I recently borrowed the book 1,000 Foods to Eat Before You Die: A Food Lover’s Life List from the library and thought it would be a cool idea to make a top 10 post of the foods I simply must try (preferably in their native lands) before I die.
If you’re familiar with the book 1,000 Places to See Before You Die, the food version is basically the same premise. The foods are broken down by geographic locale (some countries being lumped together due to their cultural and historical connections-i.e. British and Irish; German, Austrian, and Swiss; and Japanese and Korean for instance).
There were a few inclusions I found odd, like bacon and Idaho russet potatoes (if you’re American and have never had either of these items, well, I just have no words) but I guess perhaps that’s more for the non-American demographic checking it out.
Besides experiencing the wonders and mysteries of Ancient Egypt firsthand, food is the other main reason I want to visit Egypt. I adore North African food and while I’ve sampled some and made some dishes myself, feteer is something I’ve never had. It’s essentially a type of sweet bread (more specifically a layered pastry), and features a wide variety of toppings ranging from clotted cream to salty cheese to icing sugar and more. It sounds decadent and right up my alley.
Bunny Chow (South Africa)
While I’ll always giggle at the name ( due to the fact that here in the United States puppy chow is a thing, a thing for canines, that is), bunny chow is one of South Africa’s most popular and well known dishes. A type of fast food, it consists of a hollowed out loaf of bread that’s been filled with curry (many Sub-Asians immigrated to South Africa decades ago and left their culinary mark). It sounds like the South African version of chowder in a bread bowl.
Bun Cha Gio (Vietnam)
As I’ve mentioned before, Vietnamese restaurants here in Pittsburgh are not too plentiful and don’t really deviate much from the Vietnamese culinary stapes most well known (i.e. banh mi and pho). But after reading the wonderful culinary narrative Communion: A Culinary Journey Through Vietnam last year in which I was introduced to a vast array of delicious sounding dishes, I definitely want to try more sometime. Bun Cha is a traditional pork noodle salad, served in a bowl with fresh veggies and nuoc cham. Paired with a freshly made fruit drink (perhaps lychee), it sounds like the perfect meal.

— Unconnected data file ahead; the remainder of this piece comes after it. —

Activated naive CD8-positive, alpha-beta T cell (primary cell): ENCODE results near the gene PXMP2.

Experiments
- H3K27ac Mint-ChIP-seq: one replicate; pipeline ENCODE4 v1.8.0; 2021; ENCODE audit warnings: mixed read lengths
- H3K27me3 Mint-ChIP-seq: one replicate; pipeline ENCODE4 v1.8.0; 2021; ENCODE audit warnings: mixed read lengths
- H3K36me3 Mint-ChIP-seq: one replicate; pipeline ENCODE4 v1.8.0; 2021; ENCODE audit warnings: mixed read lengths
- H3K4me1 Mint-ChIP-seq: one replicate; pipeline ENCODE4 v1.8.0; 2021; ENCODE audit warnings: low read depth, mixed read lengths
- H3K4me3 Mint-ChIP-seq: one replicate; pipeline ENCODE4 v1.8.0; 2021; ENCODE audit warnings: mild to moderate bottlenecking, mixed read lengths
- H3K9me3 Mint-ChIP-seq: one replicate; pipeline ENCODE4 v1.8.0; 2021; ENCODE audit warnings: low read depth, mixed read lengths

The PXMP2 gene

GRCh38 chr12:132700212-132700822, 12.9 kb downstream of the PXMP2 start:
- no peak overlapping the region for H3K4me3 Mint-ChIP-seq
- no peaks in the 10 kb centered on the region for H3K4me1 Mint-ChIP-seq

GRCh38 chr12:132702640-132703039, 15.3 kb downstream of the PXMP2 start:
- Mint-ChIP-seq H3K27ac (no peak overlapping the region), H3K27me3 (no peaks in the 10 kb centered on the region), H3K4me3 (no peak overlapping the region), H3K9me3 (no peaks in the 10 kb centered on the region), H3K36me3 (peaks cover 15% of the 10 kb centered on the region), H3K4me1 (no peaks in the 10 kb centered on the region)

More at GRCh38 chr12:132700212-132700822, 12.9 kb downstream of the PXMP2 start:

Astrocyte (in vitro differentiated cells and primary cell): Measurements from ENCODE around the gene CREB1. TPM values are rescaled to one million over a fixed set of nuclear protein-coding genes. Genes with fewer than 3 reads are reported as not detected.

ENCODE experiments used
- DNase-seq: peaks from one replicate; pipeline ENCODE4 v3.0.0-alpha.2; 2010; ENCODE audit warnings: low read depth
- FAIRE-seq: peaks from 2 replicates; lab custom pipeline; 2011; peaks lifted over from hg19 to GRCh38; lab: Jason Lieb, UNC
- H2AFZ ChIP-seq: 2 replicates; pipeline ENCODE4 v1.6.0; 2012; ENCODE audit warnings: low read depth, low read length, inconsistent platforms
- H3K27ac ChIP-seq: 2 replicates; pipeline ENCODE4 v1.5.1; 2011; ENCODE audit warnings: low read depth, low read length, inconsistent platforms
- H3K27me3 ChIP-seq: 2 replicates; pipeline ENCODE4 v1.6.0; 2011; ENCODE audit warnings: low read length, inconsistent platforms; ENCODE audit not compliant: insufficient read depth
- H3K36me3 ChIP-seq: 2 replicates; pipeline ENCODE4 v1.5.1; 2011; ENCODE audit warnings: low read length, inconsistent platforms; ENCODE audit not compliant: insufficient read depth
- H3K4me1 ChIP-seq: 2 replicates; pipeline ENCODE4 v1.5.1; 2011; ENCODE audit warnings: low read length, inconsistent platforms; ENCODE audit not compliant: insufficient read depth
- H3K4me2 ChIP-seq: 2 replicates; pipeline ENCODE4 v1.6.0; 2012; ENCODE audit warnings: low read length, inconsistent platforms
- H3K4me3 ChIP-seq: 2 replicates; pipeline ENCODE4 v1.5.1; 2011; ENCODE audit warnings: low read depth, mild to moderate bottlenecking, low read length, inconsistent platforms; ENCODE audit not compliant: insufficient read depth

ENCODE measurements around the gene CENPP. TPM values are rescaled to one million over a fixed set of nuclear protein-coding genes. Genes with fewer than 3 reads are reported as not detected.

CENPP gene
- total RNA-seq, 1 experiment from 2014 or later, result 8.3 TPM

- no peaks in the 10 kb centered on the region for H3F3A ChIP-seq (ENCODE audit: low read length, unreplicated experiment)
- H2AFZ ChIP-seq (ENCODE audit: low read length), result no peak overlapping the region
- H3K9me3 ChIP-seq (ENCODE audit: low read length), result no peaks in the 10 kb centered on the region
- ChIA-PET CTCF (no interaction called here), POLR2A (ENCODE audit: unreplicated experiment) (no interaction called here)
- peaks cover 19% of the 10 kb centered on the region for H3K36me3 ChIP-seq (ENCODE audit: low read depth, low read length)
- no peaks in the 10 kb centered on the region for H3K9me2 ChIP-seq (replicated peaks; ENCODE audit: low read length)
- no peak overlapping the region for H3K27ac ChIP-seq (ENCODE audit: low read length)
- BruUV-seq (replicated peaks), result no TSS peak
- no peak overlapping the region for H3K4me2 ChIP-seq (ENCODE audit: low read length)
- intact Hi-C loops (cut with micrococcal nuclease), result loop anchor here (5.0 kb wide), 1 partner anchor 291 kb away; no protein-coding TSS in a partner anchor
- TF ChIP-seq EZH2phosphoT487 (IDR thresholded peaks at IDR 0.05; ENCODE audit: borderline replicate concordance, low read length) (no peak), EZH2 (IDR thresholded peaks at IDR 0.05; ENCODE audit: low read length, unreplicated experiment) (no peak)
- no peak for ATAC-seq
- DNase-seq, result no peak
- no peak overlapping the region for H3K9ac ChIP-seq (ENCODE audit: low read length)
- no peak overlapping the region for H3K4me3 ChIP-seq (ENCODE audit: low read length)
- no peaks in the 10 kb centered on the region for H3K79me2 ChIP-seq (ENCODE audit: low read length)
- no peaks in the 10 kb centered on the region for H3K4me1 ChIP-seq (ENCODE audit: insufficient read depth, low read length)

Asian desserts are often “written off,” thought by some as inferior to Western desserts (i.e. moon cakes). However, Indian desserts seem like they can stand on their own, jalebi being a prime reason why. It’s a wheat flour batter that is deep fried in a pretzel or circular shape, then ultimately soaked in sugar syrup. Donuts, no matter the country they’re from, will always entice me.
Yanghyeom Dak (Korea)
Korean fried chicken is a thing, no joke. And as you know that the Koreans love their spice, Yanghyeom Dak is definitely high up on the heat temperature. Apparently it features a taste like no other. When I return to Korea this is definitely on the to try list since I missed out when I studied there back in 2004-I attribute this to too much squid.
I love trying different variations of pizza from other cultures and lahmajoun (or lahmacun as it’s also referred to) is one that sounds delicious. It’s a round, thin piece of dough that’s topped with minced meat and minced vegetables and herbs, including onions, tomatoes, and parsley, before being baked.
Gelato en Briocha (Italy)
Okay, the one thing that did not disappoint from my first and only trip to Italy was the gelato. But somehow I didn’t know about gelato en brioche. If you’re confused about what it is, don’t be. It’s just like its name suggests-sweet and fluffy brioche bread that’s then stuffed with your choice of gelato. Amazing.
Asparagus is one of my favorite vegetables so yes, I’m intrigued by the idea of an asparagus soup, more importantly, one that features meatballs. Leave it to the Danes to pair two dietary staples into one awesome cold weather dish-green vegetables and meat.
I didn’t have my first arepa until the end of last year, when I tried them at a Colombian stand in Pittsburgh’s Public Market. It’s a type of food made of ground maize dough or cooked flour that’s then stuffed with any number of fillings (cheese, meat, etc). It’s one of the most popular street foods in the world and one which I would love to try in country some day.
Pogača (Hungary, Balkans, Turkey)
I’m definitely intrigued by any bread that’s baked in the ashes of a fireplace and then later on in an oven. It can have potatoes or cheese inside and also herbs and grains like sesame and dried dill. It definitely reminds me of the Georgian style pizza khachapuri.